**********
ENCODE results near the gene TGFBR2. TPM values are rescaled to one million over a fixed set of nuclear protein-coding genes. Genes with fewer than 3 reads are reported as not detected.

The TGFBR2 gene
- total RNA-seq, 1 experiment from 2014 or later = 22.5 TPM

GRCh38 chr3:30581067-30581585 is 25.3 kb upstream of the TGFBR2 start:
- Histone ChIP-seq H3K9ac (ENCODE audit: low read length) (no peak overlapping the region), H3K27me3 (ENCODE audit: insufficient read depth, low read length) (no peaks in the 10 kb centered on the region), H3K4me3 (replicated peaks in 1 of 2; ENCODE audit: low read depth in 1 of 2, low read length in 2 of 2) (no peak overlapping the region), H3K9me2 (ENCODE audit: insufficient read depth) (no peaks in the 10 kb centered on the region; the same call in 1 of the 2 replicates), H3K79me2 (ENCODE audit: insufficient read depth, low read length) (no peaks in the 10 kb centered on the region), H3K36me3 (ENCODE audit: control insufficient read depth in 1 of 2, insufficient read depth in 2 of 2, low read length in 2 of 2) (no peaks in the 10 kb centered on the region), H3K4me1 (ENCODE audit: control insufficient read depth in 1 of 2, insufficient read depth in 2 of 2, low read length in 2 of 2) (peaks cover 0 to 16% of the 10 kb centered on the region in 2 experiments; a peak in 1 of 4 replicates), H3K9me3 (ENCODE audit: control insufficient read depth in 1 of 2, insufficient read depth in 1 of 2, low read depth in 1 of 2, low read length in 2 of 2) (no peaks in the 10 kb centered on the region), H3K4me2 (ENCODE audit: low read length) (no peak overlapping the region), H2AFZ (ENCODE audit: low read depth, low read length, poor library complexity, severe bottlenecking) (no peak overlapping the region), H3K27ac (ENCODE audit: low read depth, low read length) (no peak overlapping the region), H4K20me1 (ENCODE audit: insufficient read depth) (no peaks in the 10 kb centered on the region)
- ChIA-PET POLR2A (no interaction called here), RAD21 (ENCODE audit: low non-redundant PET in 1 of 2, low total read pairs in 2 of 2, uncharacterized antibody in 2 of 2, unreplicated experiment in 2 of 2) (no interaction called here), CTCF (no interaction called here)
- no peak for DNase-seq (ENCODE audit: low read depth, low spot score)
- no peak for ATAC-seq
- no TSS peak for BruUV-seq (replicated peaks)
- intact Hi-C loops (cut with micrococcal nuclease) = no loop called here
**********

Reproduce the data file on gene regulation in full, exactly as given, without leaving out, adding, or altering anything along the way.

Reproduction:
ENCODE results near the gene TGFBR2. TPM values are rescaled to one million over a fixed set of nuclear protein-coding genes. Genes with fewer than 3 reads are reported as not detected.

The TGFBR2 gene
- total RNA-seq, 1 experiment from 2014 or later = 22.5 TPM

GRCh38 chr3:30581067-30581585 is 25.3 kb upstream of the TGFBR2 start:
- Histone ChIP-seq H3K9ac (ENCODE audit: low read length) (no peak overlapping the region), H3K27me3 (ENCODE audit: insufficient read depth, low read length) (no peaks in the 10 kb centered on the region), H3K4me3 (replicated peaks in 1 of 2; ENCODE audit: low read depth in 1 of 2, low read length in 2 of 2) (no peak overlapping the region), H3K9me2 (ENCODE audit: insufficient read depth) (no peaks in the 10 kb centered on the region; the same call in 1 of the 2 replicates), H3K79me2 (ENCODE audit: insufficient read depth, low read length) (no peaks in the 10 kb centered on the region), H3K36me3 (ENCODE audit: control insufficient read depth in 1 of 2, insufficient read depth in 2 of 2, low read length in 2 of 2) (no peaks in the 10 kb centered on the region), H3K4me1 (ENCODE audit: control insufficient read depth in 1 of 2, insufficient read depth in 2 of 2, low read length in 2 of 2) (peaks cover 0 to 16% of the 10 kb centered on the region in 2 experiments; a peak in 1 of 4 replicates), H3K9me3 (ENCODE audit: control insufficient read depth in 1 of 2, insufficient read depth in 1 of 2, low read depth in 1 of 2, low read length in 2 of 2) (no peaks in the 10 kb centered on the region), H3K4me2 (ENCODE audit: low read length) (no peak overlapping the region), H2AFZ (ENCODE audit: low read depth, low read length, poor library complexity, severe bottlenecking) (no peak overlapping the region), H3K27ac (ENCODE audit: low read depth, low read length) (no peak overlapping the region), H4K20me1 (ENCODE audit: insufficient read depth) (no peaks in the 10 kb centered on the region)
- ChIA-PET POLR2A (no interaction called here), RAD21 (ENCODE audit: low non-redundant PET in 1 of 2, low total read pairs in 2 of 2, uncharacterized antibody in 2 of 2, unreplicated experiment in 2 of 2) (no interaction called here), CTCF (no interaction called here)
- no peak for DNase-seq (ENCODE audit: low read depth, low spot score)
- no peak for ATAC-seq
- no TSS peak for BruUV-seq (replicated peaks)
- intact Hi-C loops (cut with micrococcal nuclease) = no loop called here